Exeter Riddle 34


Date: Tue 27 Jan 2015
Matching Commentaries: Commentary for Exeter Riddle 34

Riddle 34 comes to us from Corinne Dale. Corinne is a PhD student at Royal Holloway, University of London, where she works on riddles and ecocriticism.

Original text:

Ic wiht geseah      in wera burgum
seo þæt feoh fedeð.      Hafað fela toþa;
nebb biþ hyre æt nytte,      niþerweard gongeð,
hiþeð holdlice      ond to ham tyhð,
5     wæþeð geond weallas,      wyrte seceð;
aa heo þa findeð      þa þe fæst ne biþ;
læteð hio þa wlitigan,      wyrtum fæste,
stille stondan      on staþolwonge,
beorhte blican,      blowan ond growan.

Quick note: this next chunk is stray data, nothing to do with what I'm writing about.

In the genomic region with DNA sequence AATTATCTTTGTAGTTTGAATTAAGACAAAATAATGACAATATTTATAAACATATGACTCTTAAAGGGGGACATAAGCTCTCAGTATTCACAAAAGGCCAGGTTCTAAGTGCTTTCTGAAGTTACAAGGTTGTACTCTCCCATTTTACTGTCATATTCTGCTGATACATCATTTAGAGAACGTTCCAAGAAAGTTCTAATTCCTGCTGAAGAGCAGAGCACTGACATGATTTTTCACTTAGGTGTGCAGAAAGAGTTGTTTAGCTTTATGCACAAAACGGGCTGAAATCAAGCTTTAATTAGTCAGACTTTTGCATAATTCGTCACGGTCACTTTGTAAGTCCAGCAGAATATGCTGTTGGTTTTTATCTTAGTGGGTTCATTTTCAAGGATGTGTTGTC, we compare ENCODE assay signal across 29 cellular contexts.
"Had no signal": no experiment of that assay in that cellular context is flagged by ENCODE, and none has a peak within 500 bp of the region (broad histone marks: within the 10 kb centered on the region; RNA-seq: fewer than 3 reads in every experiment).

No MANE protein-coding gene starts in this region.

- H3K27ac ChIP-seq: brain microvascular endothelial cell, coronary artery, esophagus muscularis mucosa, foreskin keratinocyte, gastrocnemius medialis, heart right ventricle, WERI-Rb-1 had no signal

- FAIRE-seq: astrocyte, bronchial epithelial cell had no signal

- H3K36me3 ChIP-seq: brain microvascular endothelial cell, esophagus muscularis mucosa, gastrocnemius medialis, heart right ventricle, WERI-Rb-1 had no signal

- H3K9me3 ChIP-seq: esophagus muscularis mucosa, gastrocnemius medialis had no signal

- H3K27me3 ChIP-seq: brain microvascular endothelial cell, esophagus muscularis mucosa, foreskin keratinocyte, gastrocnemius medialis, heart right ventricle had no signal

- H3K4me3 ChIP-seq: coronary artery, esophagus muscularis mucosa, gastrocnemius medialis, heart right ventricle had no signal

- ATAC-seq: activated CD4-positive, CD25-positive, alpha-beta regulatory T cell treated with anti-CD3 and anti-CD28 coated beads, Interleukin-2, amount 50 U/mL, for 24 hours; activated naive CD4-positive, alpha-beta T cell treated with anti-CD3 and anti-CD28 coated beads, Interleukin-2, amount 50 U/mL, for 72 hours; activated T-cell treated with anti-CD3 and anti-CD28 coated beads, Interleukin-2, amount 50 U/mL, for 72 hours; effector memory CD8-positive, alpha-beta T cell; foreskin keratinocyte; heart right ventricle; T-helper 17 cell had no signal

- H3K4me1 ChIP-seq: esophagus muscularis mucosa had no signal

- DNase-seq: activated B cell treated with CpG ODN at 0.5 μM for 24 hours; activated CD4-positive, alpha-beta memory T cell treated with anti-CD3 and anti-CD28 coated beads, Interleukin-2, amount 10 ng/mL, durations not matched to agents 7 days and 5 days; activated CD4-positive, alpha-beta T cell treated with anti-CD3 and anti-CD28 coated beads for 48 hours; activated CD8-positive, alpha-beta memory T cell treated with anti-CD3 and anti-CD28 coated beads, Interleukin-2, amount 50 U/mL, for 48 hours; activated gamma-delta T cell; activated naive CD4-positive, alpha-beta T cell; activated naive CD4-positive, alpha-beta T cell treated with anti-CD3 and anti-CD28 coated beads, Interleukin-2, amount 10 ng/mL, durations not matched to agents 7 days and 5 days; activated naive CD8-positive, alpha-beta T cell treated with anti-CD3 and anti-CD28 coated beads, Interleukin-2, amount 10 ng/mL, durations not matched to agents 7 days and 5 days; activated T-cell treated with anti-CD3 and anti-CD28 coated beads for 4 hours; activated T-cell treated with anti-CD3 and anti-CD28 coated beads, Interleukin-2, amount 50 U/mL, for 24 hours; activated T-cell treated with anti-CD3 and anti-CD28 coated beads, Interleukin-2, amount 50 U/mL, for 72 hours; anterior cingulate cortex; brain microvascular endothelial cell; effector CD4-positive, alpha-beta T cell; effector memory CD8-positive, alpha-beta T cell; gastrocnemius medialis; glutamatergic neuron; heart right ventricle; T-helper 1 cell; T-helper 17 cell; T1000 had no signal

I saw a creature in men’s dwellings,
the one who feeds the herds. It has many teeth;
its nose is at use; downward it goes,
plunders faithfully and proceeds towards home,
5     hunts through walls, seeks plants.
It always finds the ones that are not firmly rooted;
it lets the beautiful ones, firm in their roots,
stand still in their foundations,
shine brightly, bloom and grow.

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This riddle appears on folio 109r of The Exeter Book.

The above Old English text is based on this edition: Elliott van Kirk Dobbie and George Philip Krapp, eds, The Exeter Book, Anglo-Saxon Poetic Records 3 (New York: Columbia University Press, 1936), page 197.

Note that this edition numbers the text Riddle 32: Craig Williamson, ed., The Old English Riddles of the Exeter Book (Chapel Hill: University of North Carolina Press, 1977), page 88.

Tags: anglo saxon  exeter book  riddles  old english  solutions  riddle 34 

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